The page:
From a young age, I’ve always loved music.
Top of the Pops, Radio Luxembourg, NME, Old Grey Whistle Test…they all played an influential role in my music education as my ‘tastes’ went on a rollercoaster ride through phases of pop, glam rock, new wave, prog rock, heavy metal, trip hop…the list goes on.
And to satisfy my thirst for new music, I would spend many Saturdays in my youth in the local branch of WH Smith, riffling through the albums in the vague hope of finding something that hadn’t been there the previous weekend.
Over that time I managed to acquire a hefty collection of vinyl which I lugged all the way to Australia and then back home again where, thanks to the passage of time, it has now acquired a certain old school level of authentic street cred (although, to be fair, if anyone looked through the albums, that aura might rapidly fade) .
When I first moved away from home, my musical experiences expanded still further to take in live gigs, first in Bristol, then London and latterly in Sydney.
Over more recent times, I’ve found it harder to keep my finger on the musical pulse as work takes a hold and kids come along, but I have always tried to remain fairly up to date.
I’d regularly listen to ‘independent’ radio station Triple J and take in the odd concert, often featuring up-and-coming (usually British) acts that I had discovered via the music media.
Over that time I maintained the view, perhaps patriotically-fuelled, that British music is frequently the most creative and interesting output from anywhere in the world.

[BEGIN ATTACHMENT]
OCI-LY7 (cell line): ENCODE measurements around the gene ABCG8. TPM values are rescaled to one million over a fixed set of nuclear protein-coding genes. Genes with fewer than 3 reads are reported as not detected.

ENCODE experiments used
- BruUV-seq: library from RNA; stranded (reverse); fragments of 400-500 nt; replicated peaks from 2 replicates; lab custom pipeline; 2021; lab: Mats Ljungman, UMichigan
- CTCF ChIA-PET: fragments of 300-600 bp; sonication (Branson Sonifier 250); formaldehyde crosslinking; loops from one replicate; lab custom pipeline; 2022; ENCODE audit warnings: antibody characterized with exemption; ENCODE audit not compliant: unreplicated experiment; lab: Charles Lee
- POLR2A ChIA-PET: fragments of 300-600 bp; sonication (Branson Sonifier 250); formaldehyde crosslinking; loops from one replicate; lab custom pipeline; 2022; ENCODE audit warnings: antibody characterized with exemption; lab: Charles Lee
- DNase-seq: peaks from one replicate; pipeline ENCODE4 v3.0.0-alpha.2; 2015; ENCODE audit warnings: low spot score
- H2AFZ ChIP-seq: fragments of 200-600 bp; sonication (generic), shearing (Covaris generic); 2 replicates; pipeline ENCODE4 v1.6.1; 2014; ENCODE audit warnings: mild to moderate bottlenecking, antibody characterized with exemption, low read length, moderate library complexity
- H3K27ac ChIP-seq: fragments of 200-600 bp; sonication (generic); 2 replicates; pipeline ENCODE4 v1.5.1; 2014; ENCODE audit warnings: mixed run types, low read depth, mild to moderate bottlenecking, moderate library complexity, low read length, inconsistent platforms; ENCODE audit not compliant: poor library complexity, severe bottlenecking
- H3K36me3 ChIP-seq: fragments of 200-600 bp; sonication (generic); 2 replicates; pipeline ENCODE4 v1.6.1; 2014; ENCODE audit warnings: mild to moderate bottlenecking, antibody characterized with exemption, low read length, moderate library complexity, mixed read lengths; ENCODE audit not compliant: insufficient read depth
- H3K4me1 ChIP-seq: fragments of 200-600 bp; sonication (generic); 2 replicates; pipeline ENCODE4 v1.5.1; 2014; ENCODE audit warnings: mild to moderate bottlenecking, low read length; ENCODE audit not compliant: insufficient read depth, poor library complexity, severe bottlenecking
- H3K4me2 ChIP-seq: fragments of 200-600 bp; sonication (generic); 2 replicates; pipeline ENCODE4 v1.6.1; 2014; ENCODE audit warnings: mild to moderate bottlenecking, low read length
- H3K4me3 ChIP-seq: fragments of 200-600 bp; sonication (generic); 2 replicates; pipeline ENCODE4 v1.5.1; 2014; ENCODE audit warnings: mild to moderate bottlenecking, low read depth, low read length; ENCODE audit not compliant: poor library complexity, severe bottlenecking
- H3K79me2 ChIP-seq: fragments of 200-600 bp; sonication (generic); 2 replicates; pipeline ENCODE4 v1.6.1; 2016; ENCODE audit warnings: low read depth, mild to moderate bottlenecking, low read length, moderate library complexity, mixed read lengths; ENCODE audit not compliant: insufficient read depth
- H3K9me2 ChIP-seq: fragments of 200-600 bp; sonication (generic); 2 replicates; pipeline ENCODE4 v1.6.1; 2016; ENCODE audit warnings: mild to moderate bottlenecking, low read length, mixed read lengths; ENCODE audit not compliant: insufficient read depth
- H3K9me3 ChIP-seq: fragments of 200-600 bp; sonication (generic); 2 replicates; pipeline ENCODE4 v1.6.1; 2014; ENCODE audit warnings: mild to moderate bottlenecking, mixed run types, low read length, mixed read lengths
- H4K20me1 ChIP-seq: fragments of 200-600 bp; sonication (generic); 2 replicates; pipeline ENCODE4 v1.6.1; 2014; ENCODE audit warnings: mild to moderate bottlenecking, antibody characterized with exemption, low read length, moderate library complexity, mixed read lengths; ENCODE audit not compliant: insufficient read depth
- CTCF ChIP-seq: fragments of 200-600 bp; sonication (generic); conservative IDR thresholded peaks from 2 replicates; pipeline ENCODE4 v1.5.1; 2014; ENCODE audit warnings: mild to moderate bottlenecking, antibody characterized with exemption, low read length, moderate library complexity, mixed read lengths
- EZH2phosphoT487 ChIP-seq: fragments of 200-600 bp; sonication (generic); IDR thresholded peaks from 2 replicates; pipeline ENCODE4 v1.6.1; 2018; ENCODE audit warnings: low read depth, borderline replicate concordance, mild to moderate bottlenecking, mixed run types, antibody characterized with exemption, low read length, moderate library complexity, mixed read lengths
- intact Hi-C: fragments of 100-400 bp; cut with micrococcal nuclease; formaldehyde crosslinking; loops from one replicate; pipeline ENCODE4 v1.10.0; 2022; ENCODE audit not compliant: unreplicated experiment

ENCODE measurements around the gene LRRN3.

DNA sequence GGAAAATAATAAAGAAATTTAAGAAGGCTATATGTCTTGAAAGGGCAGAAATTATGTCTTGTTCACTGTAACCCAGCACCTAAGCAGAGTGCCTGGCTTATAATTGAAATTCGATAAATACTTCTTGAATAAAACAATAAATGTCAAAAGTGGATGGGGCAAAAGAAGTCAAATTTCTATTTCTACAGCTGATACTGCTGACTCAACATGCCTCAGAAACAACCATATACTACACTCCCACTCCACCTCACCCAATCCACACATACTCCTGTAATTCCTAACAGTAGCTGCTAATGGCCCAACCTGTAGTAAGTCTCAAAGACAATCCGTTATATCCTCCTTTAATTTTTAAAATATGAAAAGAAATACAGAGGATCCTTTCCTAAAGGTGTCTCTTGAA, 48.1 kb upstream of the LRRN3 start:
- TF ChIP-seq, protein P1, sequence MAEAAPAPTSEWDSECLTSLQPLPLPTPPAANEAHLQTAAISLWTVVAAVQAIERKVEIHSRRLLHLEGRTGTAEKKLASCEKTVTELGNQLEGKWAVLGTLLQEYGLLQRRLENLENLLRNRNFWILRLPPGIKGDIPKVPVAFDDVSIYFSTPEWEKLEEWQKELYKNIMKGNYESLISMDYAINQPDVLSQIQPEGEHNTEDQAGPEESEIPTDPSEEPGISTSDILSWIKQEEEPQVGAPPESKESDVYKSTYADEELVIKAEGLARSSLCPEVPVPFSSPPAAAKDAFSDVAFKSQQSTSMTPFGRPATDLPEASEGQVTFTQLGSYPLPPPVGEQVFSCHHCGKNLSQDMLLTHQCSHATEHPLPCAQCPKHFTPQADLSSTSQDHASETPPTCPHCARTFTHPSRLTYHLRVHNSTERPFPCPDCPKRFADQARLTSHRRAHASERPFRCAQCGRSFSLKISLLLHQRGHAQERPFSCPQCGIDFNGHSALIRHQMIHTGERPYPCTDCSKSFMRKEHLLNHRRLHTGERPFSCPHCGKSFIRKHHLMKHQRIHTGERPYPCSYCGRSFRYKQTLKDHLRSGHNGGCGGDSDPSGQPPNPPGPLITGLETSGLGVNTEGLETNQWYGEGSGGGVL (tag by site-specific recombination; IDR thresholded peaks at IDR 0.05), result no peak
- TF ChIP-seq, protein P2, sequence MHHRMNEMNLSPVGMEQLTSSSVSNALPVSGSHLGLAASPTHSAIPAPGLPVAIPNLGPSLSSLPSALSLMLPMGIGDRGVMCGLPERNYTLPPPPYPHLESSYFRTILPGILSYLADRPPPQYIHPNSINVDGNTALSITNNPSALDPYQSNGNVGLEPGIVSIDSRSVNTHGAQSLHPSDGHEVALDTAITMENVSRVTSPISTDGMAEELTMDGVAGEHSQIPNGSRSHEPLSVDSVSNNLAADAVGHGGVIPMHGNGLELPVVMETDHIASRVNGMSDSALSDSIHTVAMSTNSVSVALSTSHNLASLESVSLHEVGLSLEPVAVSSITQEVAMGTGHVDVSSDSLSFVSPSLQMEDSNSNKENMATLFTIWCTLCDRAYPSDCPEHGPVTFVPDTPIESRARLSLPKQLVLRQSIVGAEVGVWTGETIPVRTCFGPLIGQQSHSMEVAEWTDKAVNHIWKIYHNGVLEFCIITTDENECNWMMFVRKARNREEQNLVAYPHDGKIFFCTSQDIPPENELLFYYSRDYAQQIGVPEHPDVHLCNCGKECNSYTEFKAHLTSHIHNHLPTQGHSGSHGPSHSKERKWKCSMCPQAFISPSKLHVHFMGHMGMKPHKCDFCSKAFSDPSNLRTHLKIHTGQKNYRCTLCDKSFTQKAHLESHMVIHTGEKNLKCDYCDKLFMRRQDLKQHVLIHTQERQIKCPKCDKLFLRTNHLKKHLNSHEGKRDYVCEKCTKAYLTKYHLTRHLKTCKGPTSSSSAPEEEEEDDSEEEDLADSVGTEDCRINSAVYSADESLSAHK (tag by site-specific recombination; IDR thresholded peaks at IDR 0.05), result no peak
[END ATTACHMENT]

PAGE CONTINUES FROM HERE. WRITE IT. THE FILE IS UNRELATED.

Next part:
And now living back in the motherland, I had the chance to test that theory last week as I settled down to watch ITV’s screening of the 2013 Brit Awards – British music’s night-of-nights and their answer to the Grammy’s.
So did the class of 2013 live up to my billing?
Well, the big winners on the night were a varied bunch – likeable folk-rockers Mumford & Sons, the ubiquitous Emile Sandé (I’m sure there must be more than one of her), the richly talented (and very young) Tom Odell and the little known (to me anyway) Ben Howard.
Hey, even Coldplay and Adele got a look in.
A special achievement award was handed out to One Direction who also played a live version of Blondie’s “One way or another” blending into the Undertones’ “Teenage Kicks”.
Not sure I totally get the magnitude of their appeal, but I guess I am the wrong gender and (considerably) too old which probably helps explain my feelings of faint bemusement.
Their global success is amazing though and probably contributes to the extra layer of smugness on the face of their record company owner that night – a suspiciously smooth faced, perpetually gum-chewing Simon Cowell.
The general flow of the Awards night itself, with its ‘too cool for school’ audience, was predictably stilted in places, despite the best compère efforts of cheeky chappy James Corden to jolly things along.
Meanwhile, the individual award presenters generally kept things simple (apart from an embarrassing attempt at blokey humour by Sharon Osbourne).
The papers the next day were full of pictures from the various after parties, commenting on all the buzz and intrigue, leaving me to ponder whether the night before lived up to my (high) expectations?
I’d say that, whilst compared to the lofty standards of years gone by, it was maybe not a vintage year, nevertheless, it was a pretty strong showing and further evidence that when it comes to music, Britain still rocks.
Now, where did I leave those Genesis albums?